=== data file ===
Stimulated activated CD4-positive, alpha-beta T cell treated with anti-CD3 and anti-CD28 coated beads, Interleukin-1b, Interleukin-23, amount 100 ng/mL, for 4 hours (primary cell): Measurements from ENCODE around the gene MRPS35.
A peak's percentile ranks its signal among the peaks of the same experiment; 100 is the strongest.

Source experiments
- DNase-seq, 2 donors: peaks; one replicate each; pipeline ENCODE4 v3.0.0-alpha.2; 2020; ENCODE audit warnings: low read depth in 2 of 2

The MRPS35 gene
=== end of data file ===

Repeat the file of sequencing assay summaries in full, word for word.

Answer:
Stimulated activated CD4-positive, alpha-beta T cell treated with anti-CD3 and anti-CD28 coated beads, Interleukin-1b, Interleukin-23, amount 100 ng/mL, for 4 hours (primary cell): Measurements from ENCODE around the gene MRPS35.
A peak's percentile ranks its signal among the peaks of the same experiment; 100 is the strongest.

Source experiments
- DNase-seq, 2 donors: peaks; one replicate each; pipeline ENCODE4 v3.0.0-alpha.2; 2020; ENCODE audit warnings: low read depth in 2 of 2

The MRPS35 gene